Honors Alumna Gives Back in Classroom
Passionate about reproductive rights, professor and honors alumna Jessica Waters explains how her desire for social reform meant learning how to make it happen. “If you want to work to change the law, you need to know the law,” she says.
Waters currently serves on the advisory board of the Women’s, Gender, and Sexuality Studies Program while teaching justice, law, and society classes in the School of Public Affairs, such as Reproduction and the Law. By combining her interest in reproductive rights and justice, Waters has focused her career on balancing the vehicle from which change is made and the issue itself. “I think it’s using the law in three ways: to bring clarity [to reproductive rights issues], to protect women’s rights, and to make change. It’s using the tools at your disposal to make positive change,” she says.
While she’s been involved in the reproductive rights movement in multiple ways—from communications work to litigation—Waters confesses that some of the most rewarding aspects of her career have been in the classroom, not the courtroom. “I’d say right now [the highlight in my career] is teaching and watching students consider issues they’ve never considered before and grapple with the ethics and morality of reproductive decisions,” she says. “Seeing students come into a class sure about how they feel, whether they’re pro-choice or pro-life or whatever, and then are forced to consider the other side, it’s incredibly rewarding to see that discussion of all of it.”
While Waters seems to have her career path and passion ironed out these days, it wasn’t always so smooth for her. As an undergraduate at American, Waters double majored in Women’s, Gender, and Sexuality Studies, and Communications, Law, Economics, and Government. After graduating in 1998, she worked in reproductive reform at the National Abortion Federation as a communications coordinator. To her surprise, Waters says she discovered she was in the wrong department. “I didn’t want to write press releases. I wanted to write a 30-page legal brief,” she says.
This was most obvious to Waters while she was working in close proximity to lawyers at the NAF who were handling Supreme Court cases involving reproductive rights. “I saw the lawyers working on those [cases] and wanted to be doing that rather than talking to the press.”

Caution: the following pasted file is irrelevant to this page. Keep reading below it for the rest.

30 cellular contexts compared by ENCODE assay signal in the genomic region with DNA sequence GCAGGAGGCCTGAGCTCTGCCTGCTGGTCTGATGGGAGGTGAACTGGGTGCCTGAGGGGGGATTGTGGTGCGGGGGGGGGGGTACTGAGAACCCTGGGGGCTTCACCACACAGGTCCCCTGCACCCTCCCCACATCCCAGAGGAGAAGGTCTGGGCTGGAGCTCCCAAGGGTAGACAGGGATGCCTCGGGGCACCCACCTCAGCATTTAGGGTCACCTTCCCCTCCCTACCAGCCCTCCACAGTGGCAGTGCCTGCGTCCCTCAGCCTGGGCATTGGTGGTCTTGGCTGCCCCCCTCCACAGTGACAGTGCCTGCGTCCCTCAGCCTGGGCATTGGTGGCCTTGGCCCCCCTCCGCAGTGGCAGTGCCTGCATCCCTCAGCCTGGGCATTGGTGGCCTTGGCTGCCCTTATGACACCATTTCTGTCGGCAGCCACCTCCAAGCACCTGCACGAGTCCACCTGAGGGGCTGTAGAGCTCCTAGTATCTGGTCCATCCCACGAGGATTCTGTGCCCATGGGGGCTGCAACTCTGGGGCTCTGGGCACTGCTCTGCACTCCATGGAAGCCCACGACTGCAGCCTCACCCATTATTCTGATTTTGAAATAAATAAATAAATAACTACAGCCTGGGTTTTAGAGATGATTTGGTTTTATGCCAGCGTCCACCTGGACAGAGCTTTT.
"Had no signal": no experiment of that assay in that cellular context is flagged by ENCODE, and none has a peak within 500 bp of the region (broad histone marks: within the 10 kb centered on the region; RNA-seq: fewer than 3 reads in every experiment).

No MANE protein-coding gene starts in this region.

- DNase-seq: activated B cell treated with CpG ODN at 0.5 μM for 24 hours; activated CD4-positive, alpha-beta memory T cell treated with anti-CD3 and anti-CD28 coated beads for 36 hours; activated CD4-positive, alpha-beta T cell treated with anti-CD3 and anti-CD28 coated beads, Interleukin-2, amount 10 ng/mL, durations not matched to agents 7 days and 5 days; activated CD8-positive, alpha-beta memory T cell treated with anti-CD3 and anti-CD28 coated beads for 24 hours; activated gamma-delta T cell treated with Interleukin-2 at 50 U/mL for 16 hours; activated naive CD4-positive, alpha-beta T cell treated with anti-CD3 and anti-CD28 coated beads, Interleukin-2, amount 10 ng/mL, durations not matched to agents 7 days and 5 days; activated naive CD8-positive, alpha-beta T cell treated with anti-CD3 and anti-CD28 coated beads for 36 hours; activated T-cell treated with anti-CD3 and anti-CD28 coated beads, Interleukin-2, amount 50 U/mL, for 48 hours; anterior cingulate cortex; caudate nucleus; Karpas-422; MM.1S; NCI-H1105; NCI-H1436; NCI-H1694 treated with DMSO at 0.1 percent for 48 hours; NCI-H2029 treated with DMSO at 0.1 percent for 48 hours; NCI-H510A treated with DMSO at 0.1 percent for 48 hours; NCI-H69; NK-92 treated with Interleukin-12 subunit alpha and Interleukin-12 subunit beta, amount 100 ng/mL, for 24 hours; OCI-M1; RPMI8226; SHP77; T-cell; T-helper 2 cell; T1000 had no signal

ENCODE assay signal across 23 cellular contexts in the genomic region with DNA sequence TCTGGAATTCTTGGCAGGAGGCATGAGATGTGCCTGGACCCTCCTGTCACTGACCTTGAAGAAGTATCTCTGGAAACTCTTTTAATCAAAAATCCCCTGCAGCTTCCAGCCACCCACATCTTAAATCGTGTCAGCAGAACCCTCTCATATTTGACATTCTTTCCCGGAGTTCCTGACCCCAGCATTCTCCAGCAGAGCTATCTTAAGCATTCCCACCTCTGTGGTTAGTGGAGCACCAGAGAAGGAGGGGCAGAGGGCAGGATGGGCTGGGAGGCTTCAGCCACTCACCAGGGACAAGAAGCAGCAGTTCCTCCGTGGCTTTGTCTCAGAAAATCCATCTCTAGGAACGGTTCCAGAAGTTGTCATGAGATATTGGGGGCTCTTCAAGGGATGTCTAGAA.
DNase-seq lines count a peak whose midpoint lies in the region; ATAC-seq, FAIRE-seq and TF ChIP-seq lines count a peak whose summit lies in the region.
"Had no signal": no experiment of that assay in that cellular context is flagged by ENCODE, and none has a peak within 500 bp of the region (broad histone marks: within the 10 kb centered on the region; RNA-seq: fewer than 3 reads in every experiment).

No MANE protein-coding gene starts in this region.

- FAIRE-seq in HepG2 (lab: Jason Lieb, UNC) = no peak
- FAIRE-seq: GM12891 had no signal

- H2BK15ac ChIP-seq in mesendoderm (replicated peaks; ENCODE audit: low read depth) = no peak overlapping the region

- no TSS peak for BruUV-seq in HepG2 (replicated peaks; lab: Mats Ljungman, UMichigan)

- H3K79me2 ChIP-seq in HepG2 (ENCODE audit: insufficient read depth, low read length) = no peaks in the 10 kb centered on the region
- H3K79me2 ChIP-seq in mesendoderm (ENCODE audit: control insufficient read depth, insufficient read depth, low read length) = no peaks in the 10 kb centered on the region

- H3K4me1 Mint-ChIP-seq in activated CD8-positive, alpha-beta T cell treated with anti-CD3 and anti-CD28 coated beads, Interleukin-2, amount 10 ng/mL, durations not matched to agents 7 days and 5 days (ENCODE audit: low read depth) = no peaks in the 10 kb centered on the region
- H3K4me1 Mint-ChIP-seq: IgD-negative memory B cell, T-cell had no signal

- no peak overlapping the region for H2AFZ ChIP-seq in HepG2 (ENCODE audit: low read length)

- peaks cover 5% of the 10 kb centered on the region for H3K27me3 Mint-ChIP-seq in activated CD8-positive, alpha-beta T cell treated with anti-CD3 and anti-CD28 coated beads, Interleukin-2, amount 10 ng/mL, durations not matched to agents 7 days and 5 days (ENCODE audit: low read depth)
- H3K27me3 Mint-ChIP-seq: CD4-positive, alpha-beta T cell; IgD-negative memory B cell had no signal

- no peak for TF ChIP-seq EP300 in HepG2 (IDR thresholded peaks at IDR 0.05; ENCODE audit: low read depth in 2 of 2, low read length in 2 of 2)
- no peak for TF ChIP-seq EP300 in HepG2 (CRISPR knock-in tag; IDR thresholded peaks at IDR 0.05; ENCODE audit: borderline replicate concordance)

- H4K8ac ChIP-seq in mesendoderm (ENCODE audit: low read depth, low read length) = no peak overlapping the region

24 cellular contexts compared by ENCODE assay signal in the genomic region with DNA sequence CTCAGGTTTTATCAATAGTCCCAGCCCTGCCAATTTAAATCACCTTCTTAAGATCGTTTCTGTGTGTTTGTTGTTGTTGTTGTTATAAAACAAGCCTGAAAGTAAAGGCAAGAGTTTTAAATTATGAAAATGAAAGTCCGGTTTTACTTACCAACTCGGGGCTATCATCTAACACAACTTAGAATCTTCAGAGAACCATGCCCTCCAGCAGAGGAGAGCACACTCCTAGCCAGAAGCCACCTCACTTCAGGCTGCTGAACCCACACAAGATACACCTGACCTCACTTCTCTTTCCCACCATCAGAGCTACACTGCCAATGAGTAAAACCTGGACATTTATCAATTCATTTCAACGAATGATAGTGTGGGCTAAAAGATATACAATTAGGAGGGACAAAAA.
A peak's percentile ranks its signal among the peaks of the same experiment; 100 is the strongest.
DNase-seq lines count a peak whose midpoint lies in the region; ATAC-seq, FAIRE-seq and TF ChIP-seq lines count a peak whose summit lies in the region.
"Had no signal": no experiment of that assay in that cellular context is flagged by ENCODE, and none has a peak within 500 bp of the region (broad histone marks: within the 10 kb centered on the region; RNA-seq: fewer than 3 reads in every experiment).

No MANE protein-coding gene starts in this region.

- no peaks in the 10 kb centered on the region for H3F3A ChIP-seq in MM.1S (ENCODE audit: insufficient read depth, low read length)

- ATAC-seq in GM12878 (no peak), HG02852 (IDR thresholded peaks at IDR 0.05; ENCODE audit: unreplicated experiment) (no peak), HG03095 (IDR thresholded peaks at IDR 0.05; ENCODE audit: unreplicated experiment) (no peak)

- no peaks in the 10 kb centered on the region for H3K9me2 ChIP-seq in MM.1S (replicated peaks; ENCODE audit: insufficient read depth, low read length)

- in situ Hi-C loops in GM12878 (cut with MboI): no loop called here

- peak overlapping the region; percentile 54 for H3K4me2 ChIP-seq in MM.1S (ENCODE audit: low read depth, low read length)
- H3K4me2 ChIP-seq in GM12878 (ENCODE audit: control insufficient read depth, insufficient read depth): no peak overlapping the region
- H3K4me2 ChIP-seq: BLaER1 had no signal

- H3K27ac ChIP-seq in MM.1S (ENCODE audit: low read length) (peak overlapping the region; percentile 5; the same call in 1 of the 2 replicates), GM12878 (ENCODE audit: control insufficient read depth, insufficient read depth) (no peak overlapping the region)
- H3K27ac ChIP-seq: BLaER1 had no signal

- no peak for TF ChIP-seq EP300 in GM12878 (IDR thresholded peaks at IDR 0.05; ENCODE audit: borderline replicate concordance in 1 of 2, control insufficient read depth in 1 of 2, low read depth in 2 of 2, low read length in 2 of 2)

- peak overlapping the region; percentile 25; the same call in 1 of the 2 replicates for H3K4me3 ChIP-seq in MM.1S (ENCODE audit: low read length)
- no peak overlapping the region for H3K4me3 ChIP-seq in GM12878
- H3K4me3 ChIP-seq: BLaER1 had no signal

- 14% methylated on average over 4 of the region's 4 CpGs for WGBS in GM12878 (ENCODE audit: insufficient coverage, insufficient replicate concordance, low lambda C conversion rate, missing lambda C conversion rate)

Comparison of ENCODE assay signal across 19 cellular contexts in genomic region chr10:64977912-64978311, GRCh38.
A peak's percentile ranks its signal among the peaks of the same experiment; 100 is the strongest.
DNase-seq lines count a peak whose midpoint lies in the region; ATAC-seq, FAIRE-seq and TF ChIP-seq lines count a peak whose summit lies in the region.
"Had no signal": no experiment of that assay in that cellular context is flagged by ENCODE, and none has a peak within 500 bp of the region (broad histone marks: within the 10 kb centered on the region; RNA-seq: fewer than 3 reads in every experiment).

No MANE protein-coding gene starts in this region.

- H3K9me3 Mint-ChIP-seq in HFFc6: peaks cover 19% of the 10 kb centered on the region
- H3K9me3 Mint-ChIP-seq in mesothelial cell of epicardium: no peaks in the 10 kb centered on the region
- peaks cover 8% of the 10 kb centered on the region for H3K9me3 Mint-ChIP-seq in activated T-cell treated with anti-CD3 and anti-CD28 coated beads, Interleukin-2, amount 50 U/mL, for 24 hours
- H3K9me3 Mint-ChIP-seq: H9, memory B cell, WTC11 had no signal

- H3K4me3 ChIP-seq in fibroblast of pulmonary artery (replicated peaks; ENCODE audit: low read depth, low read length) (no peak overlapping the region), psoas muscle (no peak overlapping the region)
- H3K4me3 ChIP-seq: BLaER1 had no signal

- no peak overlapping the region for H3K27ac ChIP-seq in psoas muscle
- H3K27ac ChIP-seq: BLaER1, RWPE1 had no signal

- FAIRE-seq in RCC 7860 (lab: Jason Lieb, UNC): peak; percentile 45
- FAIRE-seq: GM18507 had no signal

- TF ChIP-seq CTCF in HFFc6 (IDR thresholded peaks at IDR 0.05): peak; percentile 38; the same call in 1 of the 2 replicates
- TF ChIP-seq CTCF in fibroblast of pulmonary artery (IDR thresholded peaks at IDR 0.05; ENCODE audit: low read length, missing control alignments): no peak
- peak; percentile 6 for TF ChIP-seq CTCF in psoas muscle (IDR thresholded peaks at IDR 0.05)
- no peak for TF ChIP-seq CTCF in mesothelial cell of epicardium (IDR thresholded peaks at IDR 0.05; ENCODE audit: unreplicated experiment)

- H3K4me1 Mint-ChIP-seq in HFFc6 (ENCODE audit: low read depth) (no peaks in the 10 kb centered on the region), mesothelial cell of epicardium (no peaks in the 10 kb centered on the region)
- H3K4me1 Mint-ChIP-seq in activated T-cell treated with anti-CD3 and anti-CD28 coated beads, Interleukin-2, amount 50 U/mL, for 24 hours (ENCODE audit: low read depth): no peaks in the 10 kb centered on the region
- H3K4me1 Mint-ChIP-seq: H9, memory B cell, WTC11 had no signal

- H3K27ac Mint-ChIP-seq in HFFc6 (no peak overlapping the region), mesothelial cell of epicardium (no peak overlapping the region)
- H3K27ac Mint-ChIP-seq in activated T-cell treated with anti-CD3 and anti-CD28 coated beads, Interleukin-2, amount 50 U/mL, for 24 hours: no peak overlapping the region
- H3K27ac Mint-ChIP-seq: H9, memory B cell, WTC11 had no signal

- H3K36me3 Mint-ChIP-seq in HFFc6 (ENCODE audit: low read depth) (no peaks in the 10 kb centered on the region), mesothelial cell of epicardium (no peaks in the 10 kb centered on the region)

So Waters headed back to American, only this time to the Washington College of Law, where she finally found her niche: reproductive law. This facet of law opened the door for Waters to be more closely engaged with reproduction issues.
She also worked as a litigator with the acclaimed law firm WilmerHale. She was able to work on cases similar to the ones she had previously seen NAF lawyers working on. For example, Waters was part of the team that drafted an amicus curiae brief against the 2003 Partial Birth Abortion Ban in the 2007 Supreme Court case Gonzales v Carhart. While Waters says she loved litigating and doing criminal defense work for the firm, she also wanted to teach. During her time at the firm, she followed this ambition and began teaching at the university’s Washington College of Law as an adjunct professor. “When the opportunity arose to teach full time, I jumped on it. I love working with students and value their tremendous energy. I also really enjoy research and writing in areas I am passionate about,” she says.
With this role as an educator, Waters is able to bring her experience into the classroom and remain active in reproductive rights by discussing these issues with her students and continuing her own scholarly work. “There’s still a lot of work to be done. There are a lot of reproductive rights lawyers who say we hope to work ourselves out of a job. Now that I’m in academia, I have a platform from which to write about these kinds of issues,” she says.
Her work and drive are apparent to her students and coworkers as well. As a former honors student, Waters is now giving back to her students what she gained from her own mentors as an undergrad. She was awarded the 2011 Outstanding Honors Alumna Award for her dedication to her classes and the mock trial team that she coaches.
The award, which hangs prominently in her office, is a reminder of how far she’s come since her own time as a student at the university. “The honors program was a huge part of my life when I was a student; it allowed me to interact with great professors and peers. And now that I teach honors classes, it’s great to come full circle and be able to give back to the community.”